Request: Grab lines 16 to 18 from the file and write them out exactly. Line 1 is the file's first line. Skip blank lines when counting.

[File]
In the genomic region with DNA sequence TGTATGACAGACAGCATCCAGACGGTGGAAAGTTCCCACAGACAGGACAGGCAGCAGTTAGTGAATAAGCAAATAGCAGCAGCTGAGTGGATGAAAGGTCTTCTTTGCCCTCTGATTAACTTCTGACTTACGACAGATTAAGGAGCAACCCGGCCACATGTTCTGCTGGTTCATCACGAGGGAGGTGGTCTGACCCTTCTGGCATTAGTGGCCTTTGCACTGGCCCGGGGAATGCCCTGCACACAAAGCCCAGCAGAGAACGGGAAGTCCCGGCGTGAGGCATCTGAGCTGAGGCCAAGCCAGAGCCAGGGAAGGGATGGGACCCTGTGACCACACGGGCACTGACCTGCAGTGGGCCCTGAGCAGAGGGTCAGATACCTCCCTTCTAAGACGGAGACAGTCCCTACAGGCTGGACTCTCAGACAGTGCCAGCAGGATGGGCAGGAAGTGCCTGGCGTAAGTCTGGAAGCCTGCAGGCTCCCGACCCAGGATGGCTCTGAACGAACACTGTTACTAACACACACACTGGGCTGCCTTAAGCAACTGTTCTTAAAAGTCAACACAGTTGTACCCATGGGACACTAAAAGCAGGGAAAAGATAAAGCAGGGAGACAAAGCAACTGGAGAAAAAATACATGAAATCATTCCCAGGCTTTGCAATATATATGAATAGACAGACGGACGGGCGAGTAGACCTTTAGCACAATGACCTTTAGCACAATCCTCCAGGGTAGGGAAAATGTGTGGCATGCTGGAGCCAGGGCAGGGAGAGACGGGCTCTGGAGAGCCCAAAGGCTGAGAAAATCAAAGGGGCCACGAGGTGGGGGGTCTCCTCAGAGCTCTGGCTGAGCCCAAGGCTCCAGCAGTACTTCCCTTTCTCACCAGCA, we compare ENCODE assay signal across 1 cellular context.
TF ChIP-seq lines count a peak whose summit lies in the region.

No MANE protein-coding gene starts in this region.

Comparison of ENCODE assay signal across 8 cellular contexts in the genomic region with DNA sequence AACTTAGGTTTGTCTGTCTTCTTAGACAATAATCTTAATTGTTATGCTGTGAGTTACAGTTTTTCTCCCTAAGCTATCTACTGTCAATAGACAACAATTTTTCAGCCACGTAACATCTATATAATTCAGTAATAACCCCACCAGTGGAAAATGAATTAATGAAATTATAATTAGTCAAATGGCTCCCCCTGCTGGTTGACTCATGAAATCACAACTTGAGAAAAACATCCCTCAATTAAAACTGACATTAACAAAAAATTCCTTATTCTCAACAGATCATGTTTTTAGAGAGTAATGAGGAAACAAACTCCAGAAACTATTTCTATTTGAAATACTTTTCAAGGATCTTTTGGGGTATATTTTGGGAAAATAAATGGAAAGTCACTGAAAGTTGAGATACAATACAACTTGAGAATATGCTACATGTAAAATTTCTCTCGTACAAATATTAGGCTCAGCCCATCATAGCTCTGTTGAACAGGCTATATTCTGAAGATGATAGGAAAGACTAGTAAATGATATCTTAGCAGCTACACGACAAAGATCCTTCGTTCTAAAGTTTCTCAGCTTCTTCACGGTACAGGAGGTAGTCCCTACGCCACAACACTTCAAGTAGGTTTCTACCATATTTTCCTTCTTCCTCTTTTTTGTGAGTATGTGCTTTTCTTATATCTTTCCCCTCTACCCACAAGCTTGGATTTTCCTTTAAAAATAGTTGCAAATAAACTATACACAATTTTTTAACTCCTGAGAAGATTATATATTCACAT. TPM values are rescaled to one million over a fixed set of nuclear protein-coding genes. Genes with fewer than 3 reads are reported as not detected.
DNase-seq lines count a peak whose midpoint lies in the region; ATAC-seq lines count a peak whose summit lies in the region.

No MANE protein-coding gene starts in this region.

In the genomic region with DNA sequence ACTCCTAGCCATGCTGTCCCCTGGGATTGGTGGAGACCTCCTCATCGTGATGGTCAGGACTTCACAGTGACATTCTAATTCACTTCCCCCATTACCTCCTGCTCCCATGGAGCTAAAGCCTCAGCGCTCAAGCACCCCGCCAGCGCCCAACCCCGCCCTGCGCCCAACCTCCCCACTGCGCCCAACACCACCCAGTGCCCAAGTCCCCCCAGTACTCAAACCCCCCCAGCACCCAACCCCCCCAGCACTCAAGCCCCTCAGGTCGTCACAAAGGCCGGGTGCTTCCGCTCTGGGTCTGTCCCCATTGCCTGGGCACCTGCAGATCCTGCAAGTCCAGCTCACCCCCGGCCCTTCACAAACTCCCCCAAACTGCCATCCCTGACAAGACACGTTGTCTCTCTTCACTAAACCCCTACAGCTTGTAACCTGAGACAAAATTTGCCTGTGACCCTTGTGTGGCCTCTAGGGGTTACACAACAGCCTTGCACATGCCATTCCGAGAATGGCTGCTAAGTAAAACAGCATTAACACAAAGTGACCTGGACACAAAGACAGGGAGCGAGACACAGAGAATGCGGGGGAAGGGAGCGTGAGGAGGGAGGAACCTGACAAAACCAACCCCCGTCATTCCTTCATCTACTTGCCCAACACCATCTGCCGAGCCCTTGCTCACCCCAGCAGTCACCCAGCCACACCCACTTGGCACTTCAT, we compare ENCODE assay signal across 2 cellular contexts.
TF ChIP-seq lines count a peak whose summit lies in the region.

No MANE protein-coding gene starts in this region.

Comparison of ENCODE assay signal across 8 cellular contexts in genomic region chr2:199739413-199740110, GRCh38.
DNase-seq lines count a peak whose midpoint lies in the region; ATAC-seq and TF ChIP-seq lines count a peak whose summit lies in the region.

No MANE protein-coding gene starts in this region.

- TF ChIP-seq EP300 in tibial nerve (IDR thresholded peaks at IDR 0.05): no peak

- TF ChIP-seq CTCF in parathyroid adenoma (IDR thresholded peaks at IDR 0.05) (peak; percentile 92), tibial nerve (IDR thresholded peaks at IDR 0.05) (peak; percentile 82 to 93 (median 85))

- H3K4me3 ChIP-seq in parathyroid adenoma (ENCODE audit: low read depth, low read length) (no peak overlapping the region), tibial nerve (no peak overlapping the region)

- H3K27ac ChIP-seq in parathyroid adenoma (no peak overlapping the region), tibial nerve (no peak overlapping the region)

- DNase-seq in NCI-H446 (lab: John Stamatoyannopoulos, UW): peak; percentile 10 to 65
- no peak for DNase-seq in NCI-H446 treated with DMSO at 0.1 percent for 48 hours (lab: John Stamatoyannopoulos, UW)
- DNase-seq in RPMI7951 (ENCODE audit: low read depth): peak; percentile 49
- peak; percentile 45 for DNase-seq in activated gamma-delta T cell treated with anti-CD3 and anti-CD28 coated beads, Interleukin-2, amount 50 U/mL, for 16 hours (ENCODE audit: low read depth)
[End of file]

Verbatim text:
- H3K27ac ChIP-seq in parathyroid adenoma (no peak overlapping the region), tibial nerve (no peak overlapping the region)

- DNase-seq in NCI-H446 (lab: John Stamatoyannopoulos, UW): peak; percentile 10 to 65
- no peak for DNase-seq in NCI-H446 treated with DMSO at 0.1 percent for 48 hours (lab: John Stamatoyannopoulos, UW)